Evaluation of environmental health of the Kolomenskoye Park under anthropogenic pressure from Moscow City
- 37 Downloads
The purpose of this paper is to evaluate the environmental state of the territory of the famous Russian landscape-architectural museum Kolomenskoye. This park reserve is located on the left bank of the Moscow River in very close proximity to a heavy industrial area of Moscow and a major highway. The museum’s territory is of a concern to the environmental state, and our data is a part of the monitoring program.
Materials and methods
Assessments of snow, snow run-off, and soils were carried out to describe the current state of the environment. Analyses of the pH, major cations, conductivity, heavy metals (Pb, Cd, Zn, Ni, Cu), and bioassay techniques were used to assess Kolomenskoye’s area.
Results and discussion
The content of acid forms of heavy metals (HM) in soils varied widely (Cu—1.3–21.6; Zn—2.7–30.2; Cd—0.07–3.48; Pb—2.21–15.64 mg kg−1). High concentrations of Cd (3.48 mg kg−1) were found at a distance from the highway, while the other parameters were at an accepted level. Meltwaters significantly increased the “leaching” of almost all soluble components, especially Na+ ions (1–70 mg l−1) and Ca2+ (10–340 mg l−1) ones. The total load of HM (the sum of HM: Pb, Cd, Zn, Ni) near the road (2 m from the fence to the park) was 470 mg kg−1 and at the control plot (150 m from the fence)—it was 590 mg kg−1, i.e., almost 20% more. The toxicity determined by different test objects was observed near the road.
The data indicate a real threat of the pollution, not only for the territories adjacent to the highway but also to the remote areas. The intensity of pollutions is associated with the distance from the road and migrations of heavy metals. Their intensive penetration into the territory is mainly connected with small dust fractions.
KeywordsBioassay Heavy metals Kolomenskoye museum-reserve Snow samples
The authors highly appreciate the staff of the Kolomenskoye museum-reserve for their assistance in the research conduction. We are grateful to our reviewers for their valuable suggestions and comments. We sincerely thank the Editorial Manager of the Journal Moira Ledger for her attention and guidance. We wish to express our sincere gratitude to Polly Chelton for the language support.
- Evans CV, Fanning DS, Short JR (2000) Human-influenced soils. In: Brown RB, Huddleston JH, Anderson JL (eds) Managing soils in an urban environment. ASA, CSSA, and SSSA, Madison Agronomy Monographs 39:33–67Google Scholar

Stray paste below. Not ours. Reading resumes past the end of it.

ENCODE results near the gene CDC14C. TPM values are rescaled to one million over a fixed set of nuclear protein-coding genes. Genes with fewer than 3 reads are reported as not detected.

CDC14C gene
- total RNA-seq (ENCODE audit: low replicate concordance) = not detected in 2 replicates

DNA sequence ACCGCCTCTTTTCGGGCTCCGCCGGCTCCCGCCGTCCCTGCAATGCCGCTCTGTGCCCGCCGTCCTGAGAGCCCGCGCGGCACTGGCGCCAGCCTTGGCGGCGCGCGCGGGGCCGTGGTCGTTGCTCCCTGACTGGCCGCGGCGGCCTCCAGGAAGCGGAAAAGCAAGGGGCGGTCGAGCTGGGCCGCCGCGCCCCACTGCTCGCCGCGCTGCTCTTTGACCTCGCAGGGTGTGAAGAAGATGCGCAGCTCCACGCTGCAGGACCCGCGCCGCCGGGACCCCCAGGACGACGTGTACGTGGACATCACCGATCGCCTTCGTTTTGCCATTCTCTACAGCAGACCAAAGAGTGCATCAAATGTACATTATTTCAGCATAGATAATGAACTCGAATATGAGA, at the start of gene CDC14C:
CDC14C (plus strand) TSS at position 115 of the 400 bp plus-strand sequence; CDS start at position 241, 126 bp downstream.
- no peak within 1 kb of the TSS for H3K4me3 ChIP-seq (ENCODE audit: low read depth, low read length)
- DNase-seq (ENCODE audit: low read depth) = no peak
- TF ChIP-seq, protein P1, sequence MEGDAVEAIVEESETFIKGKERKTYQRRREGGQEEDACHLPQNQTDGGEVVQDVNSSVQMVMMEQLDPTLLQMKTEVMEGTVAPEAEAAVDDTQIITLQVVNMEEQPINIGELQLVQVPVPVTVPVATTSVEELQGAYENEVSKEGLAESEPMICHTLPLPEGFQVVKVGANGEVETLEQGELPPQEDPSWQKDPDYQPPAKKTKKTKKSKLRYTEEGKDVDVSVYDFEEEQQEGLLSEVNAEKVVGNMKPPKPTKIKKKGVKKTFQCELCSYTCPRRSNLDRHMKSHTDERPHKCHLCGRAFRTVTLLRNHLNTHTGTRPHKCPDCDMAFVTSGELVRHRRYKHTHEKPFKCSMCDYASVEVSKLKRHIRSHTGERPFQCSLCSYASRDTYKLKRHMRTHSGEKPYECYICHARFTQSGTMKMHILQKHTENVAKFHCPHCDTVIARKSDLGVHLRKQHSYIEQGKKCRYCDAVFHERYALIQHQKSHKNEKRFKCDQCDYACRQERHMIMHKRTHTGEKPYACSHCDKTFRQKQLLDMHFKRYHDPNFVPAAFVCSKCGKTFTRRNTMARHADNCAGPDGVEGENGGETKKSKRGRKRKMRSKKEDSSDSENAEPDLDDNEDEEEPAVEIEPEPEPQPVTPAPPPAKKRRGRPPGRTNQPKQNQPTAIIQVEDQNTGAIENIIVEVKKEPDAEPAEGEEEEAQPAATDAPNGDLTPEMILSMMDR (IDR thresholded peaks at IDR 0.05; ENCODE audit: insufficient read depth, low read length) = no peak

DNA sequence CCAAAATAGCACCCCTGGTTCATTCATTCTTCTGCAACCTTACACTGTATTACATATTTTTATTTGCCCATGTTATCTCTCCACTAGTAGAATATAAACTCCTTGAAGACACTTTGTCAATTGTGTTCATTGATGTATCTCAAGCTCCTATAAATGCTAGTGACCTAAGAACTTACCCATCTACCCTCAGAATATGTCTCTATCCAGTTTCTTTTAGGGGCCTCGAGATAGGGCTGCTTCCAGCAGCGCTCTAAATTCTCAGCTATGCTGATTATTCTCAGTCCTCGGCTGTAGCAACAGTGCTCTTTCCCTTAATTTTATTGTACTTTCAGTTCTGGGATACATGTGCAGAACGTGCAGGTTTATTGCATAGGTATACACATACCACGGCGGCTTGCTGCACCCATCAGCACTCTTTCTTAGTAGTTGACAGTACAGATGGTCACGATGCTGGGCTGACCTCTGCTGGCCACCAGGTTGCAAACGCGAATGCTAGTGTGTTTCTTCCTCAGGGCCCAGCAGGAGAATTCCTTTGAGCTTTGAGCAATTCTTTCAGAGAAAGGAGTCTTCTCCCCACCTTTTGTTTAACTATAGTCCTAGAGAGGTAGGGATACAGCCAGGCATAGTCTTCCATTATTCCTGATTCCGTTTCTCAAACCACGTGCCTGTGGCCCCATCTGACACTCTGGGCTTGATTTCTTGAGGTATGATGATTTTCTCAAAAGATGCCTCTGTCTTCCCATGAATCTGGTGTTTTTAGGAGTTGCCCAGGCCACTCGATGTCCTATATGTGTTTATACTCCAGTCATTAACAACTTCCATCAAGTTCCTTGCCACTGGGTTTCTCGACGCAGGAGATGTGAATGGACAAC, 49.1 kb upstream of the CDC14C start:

- Gerasimova MI, Stroganova MN (2003) Genesis. Geography. Recultivation. Moscow (in Russian)Google Scholar
- ISO 11269-2:2012 (2012) Soil quality—determination of the effects of pollutants on soil flora -Part 2: effects of contaminated soil on the emergence and early growth of higher plantsGoogle Scholar
- ISO 6341:2012 (2012) Water quality—determination of the inhibition of the mobility of Daphnia magna Straus (Cladocera, Crustacea). Acute toxicity testGoogle Scholar
- Method of determining the toxicity of water extracts from soils, sewage sludge and waste drinking, wastewater and natural water on mortality of the test object Dаphnia magna Straus (2011) Available via DIALOG. https://docplan.ru/Index2/1/4293767/4293767837.htm (in Russian)
- Methodical Recommendations for the Detection of Dehydrated and Contaminated Lands (1995) Available via DIALOG. http://docs.cntd.ru/document/902101153 (in Russian)
- Mineev VG (ed) (2001) Agrochemistry practicum. MSU (in Russian)Google Scholar
- Samoilov BL, Morozova GV (2011) The red data book of Moscow. Department of Nature Use and Environmental Conservation of Moscow, Moscow (in Russian)Google Scholar
- Sujetoviene G, Griauslyte L (2008) Toxicity assessment of roadside soil using wild oat (Avena sativa L.) and cress (Lepidium sativum L.) morphometric and biochemical parameters. Environ Res Eng Manag 46:29–35Google Scholar
- The Moscow State Integrated Art and Historical Architectural and Natural Landscape Museum-Reserve (2017) Available via DIALOG. http://mgomz.com/about-2
- WRB (IUSS Working Group WRB) (2014) World Reference Base for Soil Resources International soil classification system for naming soils and creating legends for soil maps. World Soil Resources (2014) FAO, RomeGoogle Scholar